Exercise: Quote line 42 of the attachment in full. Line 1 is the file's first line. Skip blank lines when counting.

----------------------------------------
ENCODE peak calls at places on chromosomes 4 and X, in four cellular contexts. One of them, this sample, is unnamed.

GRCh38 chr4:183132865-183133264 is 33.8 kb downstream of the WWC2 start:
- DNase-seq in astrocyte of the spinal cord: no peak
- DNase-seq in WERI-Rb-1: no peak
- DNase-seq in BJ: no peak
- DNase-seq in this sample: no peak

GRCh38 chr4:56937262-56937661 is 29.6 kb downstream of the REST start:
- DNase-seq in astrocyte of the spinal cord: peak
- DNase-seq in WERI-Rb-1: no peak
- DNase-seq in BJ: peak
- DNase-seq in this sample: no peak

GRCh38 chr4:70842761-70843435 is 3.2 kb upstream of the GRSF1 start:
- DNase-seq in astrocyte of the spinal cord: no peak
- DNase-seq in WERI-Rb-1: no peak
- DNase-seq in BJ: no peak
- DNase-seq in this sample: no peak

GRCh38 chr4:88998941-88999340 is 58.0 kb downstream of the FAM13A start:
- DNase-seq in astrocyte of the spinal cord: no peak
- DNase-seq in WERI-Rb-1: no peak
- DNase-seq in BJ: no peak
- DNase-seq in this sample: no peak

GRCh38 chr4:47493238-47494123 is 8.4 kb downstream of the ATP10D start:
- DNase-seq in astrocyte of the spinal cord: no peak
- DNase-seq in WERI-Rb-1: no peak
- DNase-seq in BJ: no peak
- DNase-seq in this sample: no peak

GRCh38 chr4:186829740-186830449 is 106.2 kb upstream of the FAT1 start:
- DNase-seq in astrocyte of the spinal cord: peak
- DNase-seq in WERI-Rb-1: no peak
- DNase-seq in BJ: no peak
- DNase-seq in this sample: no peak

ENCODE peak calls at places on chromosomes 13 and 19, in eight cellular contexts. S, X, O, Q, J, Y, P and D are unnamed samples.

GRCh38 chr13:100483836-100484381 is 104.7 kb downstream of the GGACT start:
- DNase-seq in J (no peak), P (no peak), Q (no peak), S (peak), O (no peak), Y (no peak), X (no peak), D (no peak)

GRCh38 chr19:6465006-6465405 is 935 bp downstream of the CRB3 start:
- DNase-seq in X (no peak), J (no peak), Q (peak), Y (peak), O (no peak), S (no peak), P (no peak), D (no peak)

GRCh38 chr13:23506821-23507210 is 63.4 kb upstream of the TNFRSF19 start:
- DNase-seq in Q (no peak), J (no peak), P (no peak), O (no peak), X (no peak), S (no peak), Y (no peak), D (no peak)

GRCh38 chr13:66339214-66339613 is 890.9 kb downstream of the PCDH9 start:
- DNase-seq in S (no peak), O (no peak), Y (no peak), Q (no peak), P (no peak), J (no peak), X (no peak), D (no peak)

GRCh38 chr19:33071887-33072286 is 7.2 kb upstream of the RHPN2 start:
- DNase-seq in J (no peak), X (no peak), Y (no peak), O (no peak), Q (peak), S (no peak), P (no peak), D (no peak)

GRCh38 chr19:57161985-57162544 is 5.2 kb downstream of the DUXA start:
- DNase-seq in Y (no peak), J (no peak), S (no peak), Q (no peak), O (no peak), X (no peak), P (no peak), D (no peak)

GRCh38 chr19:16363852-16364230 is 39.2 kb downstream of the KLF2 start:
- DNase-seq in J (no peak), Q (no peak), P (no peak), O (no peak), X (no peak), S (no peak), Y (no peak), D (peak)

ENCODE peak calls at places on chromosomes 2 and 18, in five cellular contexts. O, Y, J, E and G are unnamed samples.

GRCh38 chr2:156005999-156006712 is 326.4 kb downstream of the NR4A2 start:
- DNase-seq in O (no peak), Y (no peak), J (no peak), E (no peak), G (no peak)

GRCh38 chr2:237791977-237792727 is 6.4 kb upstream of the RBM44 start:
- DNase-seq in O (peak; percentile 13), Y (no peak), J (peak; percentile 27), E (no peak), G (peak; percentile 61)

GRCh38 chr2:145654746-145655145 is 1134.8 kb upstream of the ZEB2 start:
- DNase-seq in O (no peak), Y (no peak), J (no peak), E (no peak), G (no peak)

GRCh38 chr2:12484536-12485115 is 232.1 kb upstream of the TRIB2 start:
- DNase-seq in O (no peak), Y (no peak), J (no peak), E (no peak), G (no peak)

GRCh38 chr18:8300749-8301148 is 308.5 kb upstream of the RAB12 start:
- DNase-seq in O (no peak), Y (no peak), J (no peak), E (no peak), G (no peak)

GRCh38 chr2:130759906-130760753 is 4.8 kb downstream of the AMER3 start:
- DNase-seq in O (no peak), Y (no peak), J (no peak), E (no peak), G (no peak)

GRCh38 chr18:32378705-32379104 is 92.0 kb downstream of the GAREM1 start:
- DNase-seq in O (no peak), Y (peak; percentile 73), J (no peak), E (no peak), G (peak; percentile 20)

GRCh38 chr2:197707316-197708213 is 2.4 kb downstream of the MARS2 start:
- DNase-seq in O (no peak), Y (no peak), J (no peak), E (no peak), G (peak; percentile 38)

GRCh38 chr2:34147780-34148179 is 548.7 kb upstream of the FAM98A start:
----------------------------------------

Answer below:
- DNase-seq in J (no peak), X (no peak), Y (no peak), O (no peak), Q (peak), S (no peak), P (no peak), D (no peak)